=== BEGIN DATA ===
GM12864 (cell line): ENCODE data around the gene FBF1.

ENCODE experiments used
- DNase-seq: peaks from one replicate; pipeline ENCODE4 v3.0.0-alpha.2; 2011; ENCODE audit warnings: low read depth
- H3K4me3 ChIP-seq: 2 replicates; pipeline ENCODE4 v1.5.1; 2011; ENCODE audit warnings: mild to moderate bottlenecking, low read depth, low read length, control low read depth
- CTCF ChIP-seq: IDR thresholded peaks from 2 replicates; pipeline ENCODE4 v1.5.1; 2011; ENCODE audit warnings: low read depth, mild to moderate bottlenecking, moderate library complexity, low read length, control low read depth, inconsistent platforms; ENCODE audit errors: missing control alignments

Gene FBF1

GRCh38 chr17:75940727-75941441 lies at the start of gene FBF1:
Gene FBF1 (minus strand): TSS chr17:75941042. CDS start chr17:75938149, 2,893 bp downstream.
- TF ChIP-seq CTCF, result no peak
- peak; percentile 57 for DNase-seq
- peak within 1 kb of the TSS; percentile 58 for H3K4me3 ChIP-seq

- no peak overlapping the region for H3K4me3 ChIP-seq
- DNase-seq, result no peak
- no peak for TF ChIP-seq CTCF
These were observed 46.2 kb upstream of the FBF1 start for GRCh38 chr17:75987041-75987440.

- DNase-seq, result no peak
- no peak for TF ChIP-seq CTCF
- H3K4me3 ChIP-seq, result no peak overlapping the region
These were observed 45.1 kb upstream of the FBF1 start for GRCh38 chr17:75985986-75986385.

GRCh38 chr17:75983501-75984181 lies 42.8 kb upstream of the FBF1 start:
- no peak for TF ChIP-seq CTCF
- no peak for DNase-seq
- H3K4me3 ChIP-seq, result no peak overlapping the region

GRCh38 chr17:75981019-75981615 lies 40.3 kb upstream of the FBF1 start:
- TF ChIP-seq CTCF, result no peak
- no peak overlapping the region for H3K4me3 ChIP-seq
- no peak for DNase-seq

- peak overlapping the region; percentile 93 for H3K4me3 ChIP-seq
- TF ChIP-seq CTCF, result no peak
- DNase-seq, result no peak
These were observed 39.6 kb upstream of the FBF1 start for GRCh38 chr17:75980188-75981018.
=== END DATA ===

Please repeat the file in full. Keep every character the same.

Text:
GM12864 (cell line): ENCODE data around the gene FBF1.

ENCODE experiments used
- DNase-seq: peaks from one replicate; pipeline ENCODE4 v3.0.0-alpha.2; 2011; ENCODE audit warnings: low read depth
- H3K4me3 ChIP-seq: 2 replicates; pipeline ENCODE4 v1.5.1; 2011; ENCODE audit warnings: mild to moderate bottlenecking, low read depth, low read length, control low read depth
- CTCF ChIP-seq: IDR thresholded peaks from 2 replicates; pipeline ENCODE4 v1.5.1; 2011; ENCODE audit warnings: low read depth, mild to moderate bottlenecking, moderate library complexity, low read length, control low read depth, inconsistent platforms; ENCODE audit errors: missing control alignments

Gene FBF1

GRCh38 chr17:75940727-75941441 lies at the start of gene FBF1:
Gene FBF1 (minus strand): TSS chr17:75941042. CDS start chr17:75938149, 2,893 bp downstream.
- TF ChIP-seq CTCF, result no peak
- peak; percentile 57 for DNase-seq
- peak within 1 kb of the TSS; percentile 58 for H3K4me3 ChIP-seq

- no peak overlapping the region for H3K4me3 ChIP-seq
- DNase-seq, result no peak
- no peak for TF ChIP-seq CTCF
These were observed 46.2 kb upstream of the FBF1 start for GRCh38 chr17:75987041-75987440.

- DNase-seq, result no peak
- no peak for TF ChIP-seq CTCF
- H3K4me3 ChIP-seq, result no peak overlapping the region
These were observed 45.1 kb upstream of the FBF1 start for GRCh38 chr17:75985986-75986385.

GRCh38 chr17:75983501-75984181 lies 42.8 kb upstream of the FBF1 start:
- no peak for TF ChIP-seq CTCF
- no peak for DNase-seq
- H3K4me3 ChIP-seq, result no peak overlapping the region

GRCh38 chr17:75981019-75981615 lies 40.3 kb upstream of the FBF1 start:
- TF ChIP-seq CTCF, result no peak
- no peak overlapping the region for H3K4me3 ChIP-seq
- no peak for DNase-seq

- peak overlapping the region; percentile 93 for H3K4me3 ChIP-seq
- TF ChIP-seq CTCF, result no peak
- DNase-seq, result no peak
These were observed 39.6 kb upstream of the FBF1 start for GRCh38 chr17:75980188-75981018.